In 1738 an intrepid English merchant, John Elton, revived the idea of trading with Central Asia through Russia but on reaching Astrakhan in 1739 he learnt that the routes were blocked to Ḵīva and Bokhara. Crossing the Caspian Sea, he landed his merchandise at Rašt, where he received a friendly reception and was able to procure the necessary privileges. Returning to England he described optimistically the opportunities for trade, stating that the capital of Persia was changed to Mašhad, which was too far from the Persian Gulf to be supplied by the East Indian Company from its base at Bandar ʿAbbās. He remarked that the overland trade through Turkey was seriously disrupted, partly due to Ottoman-Persian hostilities and partly the result of Turkish involvement in European conflict over the question of the Polish Succession. With extraordinary energy and confidence he obtained transit permission from the Russian government. He constructed and launched two ships at Kazan on the Volga in 1743. He sailed them over the Caspian Sea to Rašt with a Captain Woodruffe. There he unfortunately quarreled with the Russian consul. A year later despairing of any future trading prospects he took service with Nāder Shah as Jamāl Beg, Chief Naval Constructor, to the consternation of the merchants of the Russia Company, who feared that the Russians would retaliate with an embargo on all British trade. In the Persian Gulf Nāder Shah was harboring naval ambitions. He acquired several vessels including two from the East India Company with the intention of attacking Muscat.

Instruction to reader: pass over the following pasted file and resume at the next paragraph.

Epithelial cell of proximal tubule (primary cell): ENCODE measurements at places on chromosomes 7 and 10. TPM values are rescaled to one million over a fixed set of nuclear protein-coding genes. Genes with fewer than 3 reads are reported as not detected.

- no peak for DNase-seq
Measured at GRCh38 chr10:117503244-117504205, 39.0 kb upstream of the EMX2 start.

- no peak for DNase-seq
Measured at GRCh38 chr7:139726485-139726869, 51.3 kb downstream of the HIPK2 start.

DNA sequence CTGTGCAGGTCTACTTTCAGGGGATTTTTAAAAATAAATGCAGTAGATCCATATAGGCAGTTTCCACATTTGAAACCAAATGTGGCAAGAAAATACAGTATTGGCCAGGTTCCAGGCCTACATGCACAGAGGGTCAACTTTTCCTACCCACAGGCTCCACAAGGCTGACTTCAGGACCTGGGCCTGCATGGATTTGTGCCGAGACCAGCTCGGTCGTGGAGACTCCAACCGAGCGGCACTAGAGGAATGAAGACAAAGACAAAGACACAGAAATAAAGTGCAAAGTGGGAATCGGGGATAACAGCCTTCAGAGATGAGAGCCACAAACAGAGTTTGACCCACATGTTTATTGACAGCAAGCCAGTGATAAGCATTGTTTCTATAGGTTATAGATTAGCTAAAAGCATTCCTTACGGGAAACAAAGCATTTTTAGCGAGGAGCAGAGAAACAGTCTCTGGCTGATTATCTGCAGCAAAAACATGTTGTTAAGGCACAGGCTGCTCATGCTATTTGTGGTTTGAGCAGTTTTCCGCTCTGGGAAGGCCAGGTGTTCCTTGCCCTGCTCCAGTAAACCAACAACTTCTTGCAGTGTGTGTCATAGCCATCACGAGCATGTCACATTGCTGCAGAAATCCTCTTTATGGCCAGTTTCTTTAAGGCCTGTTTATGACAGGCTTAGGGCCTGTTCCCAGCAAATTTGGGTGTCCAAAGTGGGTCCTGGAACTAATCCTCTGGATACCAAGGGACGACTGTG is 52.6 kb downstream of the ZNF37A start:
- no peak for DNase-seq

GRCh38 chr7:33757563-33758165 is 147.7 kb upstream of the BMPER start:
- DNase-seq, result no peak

Another merchant, Jonas Hanway, was sent to Persia to inquire into the conduct of Elton and take measures for trade. Hanway, who met Elton and was not without his admiration for him, resolved to take his merchandise to Mašhad but before he reached the capital he was robbed of his goods and nearly lost his life at the hands of a revolting Qajar leader. While traveling bravely to Hamadān to complain to Nāder Shah some of his goods were retrieved and he received compensation for some of the rest. After Elton refused to leave the service of Nāder Shah, the Russians stopped the passage of English goods to Persia in 1746, thus effectively destroying all hope of such a trade over the Caspian. A year after the assassination of Nāder Shah English goods at Rašt to the value of β80,000 were looted and never recovered. The merchants withdrew. Once again the northern route into Persia for British trade had failed.